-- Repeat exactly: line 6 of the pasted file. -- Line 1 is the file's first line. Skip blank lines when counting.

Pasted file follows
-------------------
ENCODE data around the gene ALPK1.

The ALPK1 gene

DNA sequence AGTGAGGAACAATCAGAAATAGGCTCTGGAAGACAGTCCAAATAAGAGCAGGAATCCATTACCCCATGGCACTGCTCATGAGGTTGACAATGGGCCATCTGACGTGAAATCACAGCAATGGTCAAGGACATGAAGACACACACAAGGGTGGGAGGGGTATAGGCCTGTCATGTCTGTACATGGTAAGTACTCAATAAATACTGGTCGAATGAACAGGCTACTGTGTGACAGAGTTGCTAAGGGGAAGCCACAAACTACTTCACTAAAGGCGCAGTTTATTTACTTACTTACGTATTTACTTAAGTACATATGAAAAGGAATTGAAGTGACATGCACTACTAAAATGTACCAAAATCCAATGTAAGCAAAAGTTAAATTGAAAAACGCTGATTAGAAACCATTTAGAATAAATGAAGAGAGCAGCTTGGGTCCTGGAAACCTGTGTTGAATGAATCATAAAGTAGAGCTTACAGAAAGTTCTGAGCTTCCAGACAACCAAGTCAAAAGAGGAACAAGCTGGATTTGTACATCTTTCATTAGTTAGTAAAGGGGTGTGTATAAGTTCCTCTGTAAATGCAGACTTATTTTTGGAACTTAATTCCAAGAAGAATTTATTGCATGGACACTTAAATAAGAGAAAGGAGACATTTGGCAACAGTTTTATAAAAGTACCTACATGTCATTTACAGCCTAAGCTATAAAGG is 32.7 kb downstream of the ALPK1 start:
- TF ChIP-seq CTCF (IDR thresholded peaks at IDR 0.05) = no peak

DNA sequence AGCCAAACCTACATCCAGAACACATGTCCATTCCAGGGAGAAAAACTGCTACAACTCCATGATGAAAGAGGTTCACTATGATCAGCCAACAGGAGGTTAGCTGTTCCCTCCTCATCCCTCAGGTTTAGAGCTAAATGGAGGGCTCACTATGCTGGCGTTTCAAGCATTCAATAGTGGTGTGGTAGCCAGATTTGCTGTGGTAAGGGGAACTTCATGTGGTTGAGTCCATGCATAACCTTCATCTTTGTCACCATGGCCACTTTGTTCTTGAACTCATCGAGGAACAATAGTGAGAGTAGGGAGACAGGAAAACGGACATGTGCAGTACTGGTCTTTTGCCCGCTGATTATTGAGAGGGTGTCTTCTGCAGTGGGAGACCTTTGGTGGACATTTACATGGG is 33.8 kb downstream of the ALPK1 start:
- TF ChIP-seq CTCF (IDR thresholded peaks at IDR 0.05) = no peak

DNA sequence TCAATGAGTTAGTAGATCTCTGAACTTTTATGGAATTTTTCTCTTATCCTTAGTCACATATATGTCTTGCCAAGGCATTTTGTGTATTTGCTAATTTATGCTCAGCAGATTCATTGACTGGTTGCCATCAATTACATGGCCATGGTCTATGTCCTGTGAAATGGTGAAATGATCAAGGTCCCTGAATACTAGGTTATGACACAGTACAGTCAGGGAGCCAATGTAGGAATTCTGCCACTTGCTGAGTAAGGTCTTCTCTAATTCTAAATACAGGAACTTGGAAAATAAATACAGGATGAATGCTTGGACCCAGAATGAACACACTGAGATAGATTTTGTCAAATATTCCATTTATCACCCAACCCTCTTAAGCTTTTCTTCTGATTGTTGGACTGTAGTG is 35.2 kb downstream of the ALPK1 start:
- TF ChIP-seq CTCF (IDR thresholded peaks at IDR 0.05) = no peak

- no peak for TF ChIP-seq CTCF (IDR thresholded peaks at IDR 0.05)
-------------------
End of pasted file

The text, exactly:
- TF ChIP-seq CTCF (IDR thresholded peaks at IDR 0.05) = no peak